First of all, thanks to everyone for the excited well-wishes on the Wall Street Journal front page article. It is awesome to get a tremendous national spotlight shown on what we do as skaters who continue to compete no matter what their age is. I know that Betsy McKay had a plethora of information to go through — more than can be truly distilled down and fit into one single article. Betsy, thank you for pursuing this story and introducing the public at large to our passion.

There are so many stories of competitors who participate in Adult Nationals in spite of tremendous obstacles of serious disease, injury, and economic struggles. All skaters spend a tremendous amount of energy, effort, creativity, and income on this sport like many a golfer or distance runner might do. I suspect there might be a few more articles about our division of the sport of figure skating in the future.

Terryl Lee Allen, Betsy’s eyes lit up when I introduced you to her and she found the magic of you… and now she has one of your glorious medals. As they state, “For your passion to skate and your courage to compete.” I can’t speak for Betsy, but I can’t think of a better token that encapsulates the spirit of our competition.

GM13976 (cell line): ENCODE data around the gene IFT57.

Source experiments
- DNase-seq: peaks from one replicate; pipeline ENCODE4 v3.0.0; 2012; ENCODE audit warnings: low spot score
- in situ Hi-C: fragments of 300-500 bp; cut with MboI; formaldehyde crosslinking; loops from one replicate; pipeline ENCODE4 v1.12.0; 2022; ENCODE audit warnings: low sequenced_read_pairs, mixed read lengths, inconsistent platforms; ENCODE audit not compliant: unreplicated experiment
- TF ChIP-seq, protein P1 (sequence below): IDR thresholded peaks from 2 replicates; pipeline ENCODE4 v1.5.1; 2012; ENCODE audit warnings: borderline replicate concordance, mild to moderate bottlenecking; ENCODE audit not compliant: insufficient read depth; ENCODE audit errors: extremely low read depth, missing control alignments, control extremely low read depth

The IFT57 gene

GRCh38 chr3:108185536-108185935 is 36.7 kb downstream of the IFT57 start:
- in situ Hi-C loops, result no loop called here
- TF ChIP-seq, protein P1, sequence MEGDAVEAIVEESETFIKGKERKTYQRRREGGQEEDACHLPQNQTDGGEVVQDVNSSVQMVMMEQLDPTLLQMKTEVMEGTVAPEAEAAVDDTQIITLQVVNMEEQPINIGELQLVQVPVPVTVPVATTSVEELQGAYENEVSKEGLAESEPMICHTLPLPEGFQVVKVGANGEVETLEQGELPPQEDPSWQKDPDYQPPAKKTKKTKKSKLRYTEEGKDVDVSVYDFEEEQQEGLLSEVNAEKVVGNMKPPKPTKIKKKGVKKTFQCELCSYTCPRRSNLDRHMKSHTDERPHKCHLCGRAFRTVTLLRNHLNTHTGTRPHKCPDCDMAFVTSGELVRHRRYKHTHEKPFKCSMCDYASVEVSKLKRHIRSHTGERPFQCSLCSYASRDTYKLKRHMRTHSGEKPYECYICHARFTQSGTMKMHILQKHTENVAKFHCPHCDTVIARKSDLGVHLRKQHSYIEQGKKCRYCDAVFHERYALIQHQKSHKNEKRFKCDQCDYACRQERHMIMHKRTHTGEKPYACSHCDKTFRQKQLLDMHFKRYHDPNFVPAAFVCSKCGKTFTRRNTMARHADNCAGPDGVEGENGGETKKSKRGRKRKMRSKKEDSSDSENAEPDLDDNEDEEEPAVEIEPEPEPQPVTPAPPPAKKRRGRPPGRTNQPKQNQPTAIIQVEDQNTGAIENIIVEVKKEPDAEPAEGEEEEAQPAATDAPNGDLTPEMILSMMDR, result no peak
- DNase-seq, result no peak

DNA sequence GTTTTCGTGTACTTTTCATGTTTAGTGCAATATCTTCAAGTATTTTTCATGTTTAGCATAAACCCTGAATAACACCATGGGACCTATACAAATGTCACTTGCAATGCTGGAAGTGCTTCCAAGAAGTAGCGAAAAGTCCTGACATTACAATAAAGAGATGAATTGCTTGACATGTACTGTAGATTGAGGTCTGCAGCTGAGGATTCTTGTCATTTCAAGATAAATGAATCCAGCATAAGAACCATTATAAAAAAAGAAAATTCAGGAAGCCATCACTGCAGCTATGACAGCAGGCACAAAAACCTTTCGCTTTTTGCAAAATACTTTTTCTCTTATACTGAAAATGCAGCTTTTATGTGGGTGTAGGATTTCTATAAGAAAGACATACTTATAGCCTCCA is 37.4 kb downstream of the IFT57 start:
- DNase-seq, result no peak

I am proud to call figure skating much more than an outlet for a costumed two-minute spot of creativity. This frozen sport has provided me with a broader community of people I would’ve never met and cherished if I stayed in my own narrow circles of work and location.

I would be missing an entire facet of my life — and for that I’m eternally grateful to those pioneers of the Adult Skating program for getting together 20 years ago to form this ‘convention’ of national competition, a special yearly celebration of our love to skate. Those pioneers should never be forgotten for their trail blazing efforts.

http://online.wsj.com/news/article_email/SB10001424052702304049904579515651033733362-lMyQjAxMTA0MDIwOTEyNDkyWj

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Puppi and the very Icey Day

Puppi was put on a really strict diet. One can of food a day – half in the morning with pills, repeat at night.

No treats.

The combination of diet and steroids has made for one very cranky Puppi.

As I tried to figure out what I had to do to satiate Puppi’s well-being, I was off to the cast and crew screening of a short film I made, Breaking Ice.  Appropriately enough, I had crew gifts made that were mood cups that changed color when cold…

Icey.

Coming back from the rink where the screening was held, I literally stumbled on the cure to his chewiness… Ice Cubes.  (I fell carrying the ice chest that contained them, and ending up using the cubes to ice my shins.)

He used them to teeth as a puppy-Pupp, and now they cooled his anger towards the diet.

Ice is usually thought of as cold and unforgiving, but using it in tiny chunks made Puppi’s life right now more warm and inviting.

Yay Ice!